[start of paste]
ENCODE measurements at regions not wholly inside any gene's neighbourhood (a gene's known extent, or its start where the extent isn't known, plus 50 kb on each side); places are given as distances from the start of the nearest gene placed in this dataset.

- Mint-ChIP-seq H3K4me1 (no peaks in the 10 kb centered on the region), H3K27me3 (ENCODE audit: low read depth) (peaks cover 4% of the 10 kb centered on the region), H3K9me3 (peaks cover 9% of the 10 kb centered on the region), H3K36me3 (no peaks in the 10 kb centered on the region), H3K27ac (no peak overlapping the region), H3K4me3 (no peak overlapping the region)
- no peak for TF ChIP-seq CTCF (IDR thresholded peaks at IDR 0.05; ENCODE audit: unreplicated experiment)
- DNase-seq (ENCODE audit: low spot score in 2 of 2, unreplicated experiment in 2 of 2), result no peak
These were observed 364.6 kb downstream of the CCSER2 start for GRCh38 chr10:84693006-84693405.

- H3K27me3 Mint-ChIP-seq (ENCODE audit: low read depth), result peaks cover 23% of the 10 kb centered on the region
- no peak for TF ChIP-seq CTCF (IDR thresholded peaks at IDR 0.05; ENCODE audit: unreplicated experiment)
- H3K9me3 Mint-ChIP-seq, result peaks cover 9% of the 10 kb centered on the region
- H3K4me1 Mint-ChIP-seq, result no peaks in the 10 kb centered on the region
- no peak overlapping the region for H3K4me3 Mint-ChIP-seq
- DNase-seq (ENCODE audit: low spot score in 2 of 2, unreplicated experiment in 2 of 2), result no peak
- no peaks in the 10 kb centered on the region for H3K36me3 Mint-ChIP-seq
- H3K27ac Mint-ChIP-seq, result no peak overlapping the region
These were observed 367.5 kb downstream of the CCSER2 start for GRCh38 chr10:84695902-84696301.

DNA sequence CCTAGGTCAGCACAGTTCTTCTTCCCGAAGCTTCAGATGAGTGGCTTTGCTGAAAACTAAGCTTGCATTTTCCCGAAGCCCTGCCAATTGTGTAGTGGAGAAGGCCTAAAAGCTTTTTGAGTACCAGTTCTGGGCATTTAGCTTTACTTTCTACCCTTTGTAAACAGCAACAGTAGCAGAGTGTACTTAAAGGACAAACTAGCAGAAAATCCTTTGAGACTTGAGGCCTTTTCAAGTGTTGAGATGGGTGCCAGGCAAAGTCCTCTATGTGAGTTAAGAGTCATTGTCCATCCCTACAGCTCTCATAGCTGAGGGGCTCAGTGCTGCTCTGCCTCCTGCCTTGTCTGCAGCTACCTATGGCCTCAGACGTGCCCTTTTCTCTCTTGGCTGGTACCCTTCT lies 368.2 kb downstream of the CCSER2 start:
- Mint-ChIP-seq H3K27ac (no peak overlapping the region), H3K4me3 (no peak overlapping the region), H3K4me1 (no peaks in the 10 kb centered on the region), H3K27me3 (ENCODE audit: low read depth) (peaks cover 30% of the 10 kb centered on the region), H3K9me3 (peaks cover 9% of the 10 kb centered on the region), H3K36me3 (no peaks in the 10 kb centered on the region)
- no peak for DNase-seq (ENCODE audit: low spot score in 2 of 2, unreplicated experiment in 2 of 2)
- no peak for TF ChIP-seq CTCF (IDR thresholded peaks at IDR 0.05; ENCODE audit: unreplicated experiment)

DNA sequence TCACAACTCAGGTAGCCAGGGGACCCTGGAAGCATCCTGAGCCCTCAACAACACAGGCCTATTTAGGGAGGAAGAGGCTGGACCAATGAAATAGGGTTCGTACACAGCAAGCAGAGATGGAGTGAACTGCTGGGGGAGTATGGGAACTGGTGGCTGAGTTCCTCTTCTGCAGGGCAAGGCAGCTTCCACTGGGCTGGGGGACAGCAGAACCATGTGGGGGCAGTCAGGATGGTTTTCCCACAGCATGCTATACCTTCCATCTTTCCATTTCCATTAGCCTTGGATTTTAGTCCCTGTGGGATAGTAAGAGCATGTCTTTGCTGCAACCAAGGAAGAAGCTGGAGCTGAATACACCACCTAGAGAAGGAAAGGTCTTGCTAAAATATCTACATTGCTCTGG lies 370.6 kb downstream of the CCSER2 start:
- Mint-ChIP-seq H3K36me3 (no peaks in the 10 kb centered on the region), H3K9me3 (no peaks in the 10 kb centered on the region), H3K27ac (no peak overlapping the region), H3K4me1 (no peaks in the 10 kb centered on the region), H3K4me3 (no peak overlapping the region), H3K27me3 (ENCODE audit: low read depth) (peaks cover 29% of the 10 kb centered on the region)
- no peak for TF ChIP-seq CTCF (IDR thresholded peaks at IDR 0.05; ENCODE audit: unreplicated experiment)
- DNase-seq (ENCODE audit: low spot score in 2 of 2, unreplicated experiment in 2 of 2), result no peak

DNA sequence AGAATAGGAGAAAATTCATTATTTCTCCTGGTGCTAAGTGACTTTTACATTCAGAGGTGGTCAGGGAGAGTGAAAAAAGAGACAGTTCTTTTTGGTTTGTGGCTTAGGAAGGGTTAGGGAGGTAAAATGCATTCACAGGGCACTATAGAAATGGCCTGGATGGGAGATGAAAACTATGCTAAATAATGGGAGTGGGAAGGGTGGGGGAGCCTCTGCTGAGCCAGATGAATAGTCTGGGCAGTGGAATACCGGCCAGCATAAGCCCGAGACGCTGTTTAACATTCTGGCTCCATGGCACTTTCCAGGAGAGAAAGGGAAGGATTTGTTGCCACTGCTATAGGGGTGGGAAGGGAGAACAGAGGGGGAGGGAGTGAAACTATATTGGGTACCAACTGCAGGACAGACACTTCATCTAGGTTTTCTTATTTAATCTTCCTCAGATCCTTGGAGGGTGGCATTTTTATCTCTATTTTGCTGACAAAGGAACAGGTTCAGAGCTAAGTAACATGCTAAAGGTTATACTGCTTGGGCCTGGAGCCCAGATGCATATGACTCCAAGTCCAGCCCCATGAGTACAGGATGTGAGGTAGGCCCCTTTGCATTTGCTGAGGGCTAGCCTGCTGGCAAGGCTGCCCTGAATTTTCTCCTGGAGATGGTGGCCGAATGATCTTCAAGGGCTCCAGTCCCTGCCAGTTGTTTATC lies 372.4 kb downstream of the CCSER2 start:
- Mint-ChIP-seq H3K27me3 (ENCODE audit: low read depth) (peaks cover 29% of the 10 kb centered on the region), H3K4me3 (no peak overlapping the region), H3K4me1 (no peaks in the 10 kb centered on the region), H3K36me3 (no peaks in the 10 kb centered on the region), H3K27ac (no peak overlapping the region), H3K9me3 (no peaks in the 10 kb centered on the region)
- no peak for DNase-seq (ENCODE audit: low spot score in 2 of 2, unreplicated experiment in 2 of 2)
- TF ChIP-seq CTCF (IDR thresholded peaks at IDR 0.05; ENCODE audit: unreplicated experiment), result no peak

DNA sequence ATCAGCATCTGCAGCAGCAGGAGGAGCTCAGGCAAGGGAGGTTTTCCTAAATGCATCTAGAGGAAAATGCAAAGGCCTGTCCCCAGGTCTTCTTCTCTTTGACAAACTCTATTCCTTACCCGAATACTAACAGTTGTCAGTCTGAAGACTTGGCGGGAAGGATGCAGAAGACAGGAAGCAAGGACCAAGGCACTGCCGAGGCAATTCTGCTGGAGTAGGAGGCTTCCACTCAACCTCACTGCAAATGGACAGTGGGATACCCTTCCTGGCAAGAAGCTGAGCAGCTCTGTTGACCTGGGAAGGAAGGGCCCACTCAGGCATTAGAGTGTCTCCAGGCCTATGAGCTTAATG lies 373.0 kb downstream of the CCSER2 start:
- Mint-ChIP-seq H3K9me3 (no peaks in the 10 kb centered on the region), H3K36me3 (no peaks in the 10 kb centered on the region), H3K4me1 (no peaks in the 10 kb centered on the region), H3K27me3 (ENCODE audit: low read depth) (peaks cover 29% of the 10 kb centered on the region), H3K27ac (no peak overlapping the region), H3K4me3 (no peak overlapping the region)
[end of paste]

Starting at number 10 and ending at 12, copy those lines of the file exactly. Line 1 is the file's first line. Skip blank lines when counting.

- no peak overlapping the region for H3K4me3 Mint-ChIP-seq
- DNase-seq (ENCODE audit: low spot score in 2 of 2, unreplicated experiment in 2 of 2), result no peak
- no peaks in the 10 kb centered on the region for H3K36me3 Mint-ChIP-seq